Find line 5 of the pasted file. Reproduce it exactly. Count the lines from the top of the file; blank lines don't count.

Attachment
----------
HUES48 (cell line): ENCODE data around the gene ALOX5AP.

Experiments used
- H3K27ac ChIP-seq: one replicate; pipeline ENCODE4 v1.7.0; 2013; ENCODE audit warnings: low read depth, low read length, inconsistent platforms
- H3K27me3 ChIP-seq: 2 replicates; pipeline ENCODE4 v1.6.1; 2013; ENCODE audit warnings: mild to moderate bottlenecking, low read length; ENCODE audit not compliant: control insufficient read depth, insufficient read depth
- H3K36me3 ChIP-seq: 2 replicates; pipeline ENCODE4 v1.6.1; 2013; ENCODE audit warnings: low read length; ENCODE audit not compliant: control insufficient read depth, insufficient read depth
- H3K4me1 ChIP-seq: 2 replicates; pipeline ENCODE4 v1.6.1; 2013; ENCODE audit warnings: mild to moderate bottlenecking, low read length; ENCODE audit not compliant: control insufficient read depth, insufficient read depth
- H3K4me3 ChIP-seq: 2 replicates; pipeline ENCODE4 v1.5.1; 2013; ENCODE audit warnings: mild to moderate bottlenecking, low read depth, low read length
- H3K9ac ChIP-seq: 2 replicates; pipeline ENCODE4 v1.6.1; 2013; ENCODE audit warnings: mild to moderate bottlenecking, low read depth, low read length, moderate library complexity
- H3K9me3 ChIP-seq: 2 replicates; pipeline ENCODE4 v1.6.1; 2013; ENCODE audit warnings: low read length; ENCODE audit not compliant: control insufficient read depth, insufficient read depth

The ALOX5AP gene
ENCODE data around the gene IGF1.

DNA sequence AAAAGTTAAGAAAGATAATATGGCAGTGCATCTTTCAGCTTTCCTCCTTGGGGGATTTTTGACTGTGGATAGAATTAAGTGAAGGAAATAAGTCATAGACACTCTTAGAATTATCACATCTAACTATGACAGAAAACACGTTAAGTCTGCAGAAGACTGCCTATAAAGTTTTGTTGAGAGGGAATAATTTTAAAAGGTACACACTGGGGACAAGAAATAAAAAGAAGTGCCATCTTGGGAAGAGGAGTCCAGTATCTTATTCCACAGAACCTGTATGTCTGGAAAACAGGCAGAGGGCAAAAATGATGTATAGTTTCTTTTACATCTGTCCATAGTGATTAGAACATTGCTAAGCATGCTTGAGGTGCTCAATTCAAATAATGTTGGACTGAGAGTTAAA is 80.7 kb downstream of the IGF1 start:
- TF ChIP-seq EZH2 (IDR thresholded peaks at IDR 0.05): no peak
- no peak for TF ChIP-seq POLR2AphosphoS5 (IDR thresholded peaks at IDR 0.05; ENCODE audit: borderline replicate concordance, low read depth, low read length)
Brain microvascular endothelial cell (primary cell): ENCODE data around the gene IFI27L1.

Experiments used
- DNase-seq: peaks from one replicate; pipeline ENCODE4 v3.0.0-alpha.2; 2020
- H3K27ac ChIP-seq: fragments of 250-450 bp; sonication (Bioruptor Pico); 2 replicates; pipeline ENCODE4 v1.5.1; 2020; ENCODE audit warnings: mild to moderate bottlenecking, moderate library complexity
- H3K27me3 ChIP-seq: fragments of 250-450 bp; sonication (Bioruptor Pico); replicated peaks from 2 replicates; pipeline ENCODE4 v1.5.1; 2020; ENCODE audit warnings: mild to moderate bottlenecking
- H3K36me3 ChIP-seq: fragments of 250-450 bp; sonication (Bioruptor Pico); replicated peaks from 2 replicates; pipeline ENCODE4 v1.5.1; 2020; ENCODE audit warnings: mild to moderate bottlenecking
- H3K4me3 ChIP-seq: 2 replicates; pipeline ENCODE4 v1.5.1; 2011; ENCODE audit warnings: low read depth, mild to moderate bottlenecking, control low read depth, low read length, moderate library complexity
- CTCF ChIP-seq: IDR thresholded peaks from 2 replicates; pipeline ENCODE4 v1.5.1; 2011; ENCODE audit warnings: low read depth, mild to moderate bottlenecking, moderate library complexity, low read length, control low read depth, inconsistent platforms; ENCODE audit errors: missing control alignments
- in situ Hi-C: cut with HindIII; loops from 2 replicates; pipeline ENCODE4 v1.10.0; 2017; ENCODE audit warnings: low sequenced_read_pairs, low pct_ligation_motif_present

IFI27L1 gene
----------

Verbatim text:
- H3K36me3 ChIP-seq: 2 replicates; pipeline ENCODE4 v1.6.1; 2013; ENCODE audit warnings: low read length; ENCODE audit not compliant: control insufficient read depth, insufficient read depth